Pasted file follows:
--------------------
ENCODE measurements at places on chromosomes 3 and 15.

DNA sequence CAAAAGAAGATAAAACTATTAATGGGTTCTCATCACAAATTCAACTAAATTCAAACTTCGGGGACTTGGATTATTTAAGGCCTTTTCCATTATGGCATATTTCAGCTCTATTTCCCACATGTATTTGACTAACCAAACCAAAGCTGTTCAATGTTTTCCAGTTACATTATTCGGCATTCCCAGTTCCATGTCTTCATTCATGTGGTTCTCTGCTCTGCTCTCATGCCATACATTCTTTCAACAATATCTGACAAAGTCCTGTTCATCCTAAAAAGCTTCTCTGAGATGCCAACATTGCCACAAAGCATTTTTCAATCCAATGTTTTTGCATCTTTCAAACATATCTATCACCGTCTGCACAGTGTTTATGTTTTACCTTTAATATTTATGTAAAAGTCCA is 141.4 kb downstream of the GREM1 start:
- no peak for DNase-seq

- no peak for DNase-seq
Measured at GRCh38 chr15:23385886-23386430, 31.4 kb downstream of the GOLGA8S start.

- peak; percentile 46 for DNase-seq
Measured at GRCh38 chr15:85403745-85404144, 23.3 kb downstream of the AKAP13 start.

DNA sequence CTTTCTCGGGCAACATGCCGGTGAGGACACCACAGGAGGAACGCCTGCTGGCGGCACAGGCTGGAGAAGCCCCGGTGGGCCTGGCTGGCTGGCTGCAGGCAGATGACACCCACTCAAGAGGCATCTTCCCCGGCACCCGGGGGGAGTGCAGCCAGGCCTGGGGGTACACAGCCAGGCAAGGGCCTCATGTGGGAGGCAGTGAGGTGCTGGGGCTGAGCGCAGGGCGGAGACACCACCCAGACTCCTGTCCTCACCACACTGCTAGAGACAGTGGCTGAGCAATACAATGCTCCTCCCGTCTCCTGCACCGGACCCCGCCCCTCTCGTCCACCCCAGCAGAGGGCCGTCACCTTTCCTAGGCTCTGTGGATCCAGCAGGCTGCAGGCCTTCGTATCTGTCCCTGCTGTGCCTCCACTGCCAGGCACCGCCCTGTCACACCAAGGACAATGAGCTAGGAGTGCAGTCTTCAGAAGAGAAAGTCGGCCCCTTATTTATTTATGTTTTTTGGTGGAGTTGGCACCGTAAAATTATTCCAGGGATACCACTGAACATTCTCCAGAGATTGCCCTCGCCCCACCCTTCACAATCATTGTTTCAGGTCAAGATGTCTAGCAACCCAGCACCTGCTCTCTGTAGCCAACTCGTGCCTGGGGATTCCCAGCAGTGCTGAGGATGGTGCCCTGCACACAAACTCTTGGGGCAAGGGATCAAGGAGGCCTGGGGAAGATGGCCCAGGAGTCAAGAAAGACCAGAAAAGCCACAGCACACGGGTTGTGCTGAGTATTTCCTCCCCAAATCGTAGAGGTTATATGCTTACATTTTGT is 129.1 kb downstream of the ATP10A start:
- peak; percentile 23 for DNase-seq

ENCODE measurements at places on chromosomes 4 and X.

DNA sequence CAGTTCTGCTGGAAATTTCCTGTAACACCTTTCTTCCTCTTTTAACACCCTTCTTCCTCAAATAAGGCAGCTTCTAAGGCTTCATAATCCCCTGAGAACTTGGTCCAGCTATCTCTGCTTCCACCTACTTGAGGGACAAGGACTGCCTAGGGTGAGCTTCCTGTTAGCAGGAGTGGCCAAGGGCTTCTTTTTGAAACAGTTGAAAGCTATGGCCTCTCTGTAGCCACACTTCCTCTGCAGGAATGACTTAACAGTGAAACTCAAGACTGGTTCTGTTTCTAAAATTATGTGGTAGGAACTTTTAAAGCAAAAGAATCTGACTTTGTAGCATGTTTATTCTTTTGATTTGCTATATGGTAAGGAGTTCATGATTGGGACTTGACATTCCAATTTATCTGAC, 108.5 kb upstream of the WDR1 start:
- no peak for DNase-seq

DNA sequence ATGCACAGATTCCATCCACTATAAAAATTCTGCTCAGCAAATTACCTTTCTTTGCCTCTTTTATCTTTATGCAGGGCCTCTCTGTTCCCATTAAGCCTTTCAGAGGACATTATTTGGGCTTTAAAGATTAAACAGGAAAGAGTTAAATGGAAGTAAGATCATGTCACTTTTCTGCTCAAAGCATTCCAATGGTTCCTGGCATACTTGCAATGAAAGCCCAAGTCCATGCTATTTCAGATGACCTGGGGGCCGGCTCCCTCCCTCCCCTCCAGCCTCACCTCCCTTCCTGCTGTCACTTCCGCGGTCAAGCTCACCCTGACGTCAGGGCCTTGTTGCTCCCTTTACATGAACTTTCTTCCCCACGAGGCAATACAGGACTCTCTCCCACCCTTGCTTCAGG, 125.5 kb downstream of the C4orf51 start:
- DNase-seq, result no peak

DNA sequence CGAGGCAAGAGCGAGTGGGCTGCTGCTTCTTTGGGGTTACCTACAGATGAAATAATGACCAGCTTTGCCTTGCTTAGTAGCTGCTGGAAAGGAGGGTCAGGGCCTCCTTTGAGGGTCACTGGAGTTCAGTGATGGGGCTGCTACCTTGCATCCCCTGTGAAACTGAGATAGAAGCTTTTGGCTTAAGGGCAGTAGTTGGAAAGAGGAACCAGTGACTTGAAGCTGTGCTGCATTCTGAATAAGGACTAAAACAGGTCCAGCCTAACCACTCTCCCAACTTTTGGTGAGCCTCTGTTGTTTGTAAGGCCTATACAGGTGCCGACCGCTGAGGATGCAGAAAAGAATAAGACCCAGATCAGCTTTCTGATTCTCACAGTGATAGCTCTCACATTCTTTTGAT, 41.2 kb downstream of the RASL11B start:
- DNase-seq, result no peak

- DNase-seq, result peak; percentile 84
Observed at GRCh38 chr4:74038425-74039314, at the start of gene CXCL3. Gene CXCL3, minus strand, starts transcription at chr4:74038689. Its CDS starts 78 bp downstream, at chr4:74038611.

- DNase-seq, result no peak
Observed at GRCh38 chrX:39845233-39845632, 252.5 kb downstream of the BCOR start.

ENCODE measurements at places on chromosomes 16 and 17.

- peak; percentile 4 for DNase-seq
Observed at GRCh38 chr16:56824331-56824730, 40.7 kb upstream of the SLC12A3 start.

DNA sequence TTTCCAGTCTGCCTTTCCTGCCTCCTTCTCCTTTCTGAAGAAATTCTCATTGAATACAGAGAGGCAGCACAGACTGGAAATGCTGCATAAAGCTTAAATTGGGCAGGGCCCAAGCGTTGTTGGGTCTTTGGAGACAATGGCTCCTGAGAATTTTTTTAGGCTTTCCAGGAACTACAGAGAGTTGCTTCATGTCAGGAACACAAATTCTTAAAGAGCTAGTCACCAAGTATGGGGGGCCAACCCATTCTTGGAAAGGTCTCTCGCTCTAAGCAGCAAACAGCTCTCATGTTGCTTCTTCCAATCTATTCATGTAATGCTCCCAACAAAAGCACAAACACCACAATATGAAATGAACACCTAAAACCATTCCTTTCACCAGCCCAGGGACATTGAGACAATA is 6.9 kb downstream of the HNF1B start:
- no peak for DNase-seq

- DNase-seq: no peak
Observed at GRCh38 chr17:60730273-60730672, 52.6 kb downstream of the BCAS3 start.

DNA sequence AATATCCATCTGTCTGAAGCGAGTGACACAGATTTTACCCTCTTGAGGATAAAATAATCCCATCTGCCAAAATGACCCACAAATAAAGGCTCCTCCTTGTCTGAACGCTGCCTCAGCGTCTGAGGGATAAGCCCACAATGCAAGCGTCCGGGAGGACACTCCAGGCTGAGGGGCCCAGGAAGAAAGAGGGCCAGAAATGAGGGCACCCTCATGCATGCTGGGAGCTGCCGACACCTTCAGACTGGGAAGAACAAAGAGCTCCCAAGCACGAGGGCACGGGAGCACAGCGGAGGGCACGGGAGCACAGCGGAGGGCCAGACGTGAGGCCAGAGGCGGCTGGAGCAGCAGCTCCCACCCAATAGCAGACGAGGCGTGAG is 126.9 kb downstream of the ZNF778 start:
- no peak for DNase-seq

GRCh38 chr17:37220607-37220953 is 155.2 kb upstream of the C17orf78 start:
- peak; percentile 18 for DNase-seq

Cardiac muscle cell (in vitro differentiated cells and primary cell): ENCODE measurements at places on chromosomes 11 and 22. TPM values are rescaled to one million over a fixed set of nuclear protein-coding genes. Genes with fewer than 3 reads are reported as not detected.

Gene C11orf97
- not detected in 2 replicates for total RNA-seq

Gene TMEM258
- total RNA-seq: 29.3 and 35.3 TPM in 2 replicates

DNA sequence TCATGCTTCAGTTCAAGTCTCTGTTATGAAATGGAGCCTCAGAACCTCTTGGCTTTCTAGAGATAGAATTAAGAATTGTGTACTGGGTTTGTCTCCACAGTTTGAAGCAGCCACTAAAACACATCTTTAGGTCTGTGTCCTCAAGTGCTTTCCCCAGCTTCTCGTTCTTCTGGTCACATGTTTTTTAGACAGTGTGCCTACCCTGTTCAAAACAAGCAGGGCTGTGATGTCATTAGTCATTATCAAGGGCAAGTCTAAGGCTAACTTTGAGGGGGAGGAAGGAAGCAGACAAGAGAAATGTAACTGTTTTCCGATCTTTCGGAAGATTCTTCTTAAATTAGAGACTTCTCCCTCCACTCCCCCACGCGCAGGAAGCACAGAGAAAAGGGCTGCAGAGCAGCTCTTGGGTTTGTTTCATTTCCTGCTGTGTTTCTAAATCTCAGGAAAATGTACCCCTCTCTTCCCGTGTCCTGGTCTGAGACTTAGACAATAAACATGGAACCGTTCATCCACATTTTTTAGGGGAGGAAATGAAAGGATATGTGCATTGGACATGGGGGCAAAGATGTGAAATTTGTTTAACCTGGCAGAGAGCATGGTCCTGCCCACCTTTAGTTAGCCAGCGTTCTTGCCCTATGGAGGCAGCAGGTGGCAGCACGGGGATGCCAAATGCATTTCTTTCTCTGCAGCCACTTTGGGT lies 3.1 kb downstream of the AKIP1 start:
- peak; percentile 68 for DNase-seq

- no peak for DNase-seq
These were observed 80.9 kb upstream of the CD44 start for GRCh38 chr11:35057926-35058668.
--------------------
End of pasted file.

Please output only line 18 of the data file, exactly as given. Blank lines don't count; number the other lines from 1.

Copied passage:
Observed at GRCh38 chr4:74038425-74039314, at the start of gene CXCL3. Gene CXCL3, minus strand, starts transcription at chr4:74038689. Its CDS starts 78 bp downstream, at chr4:74038611.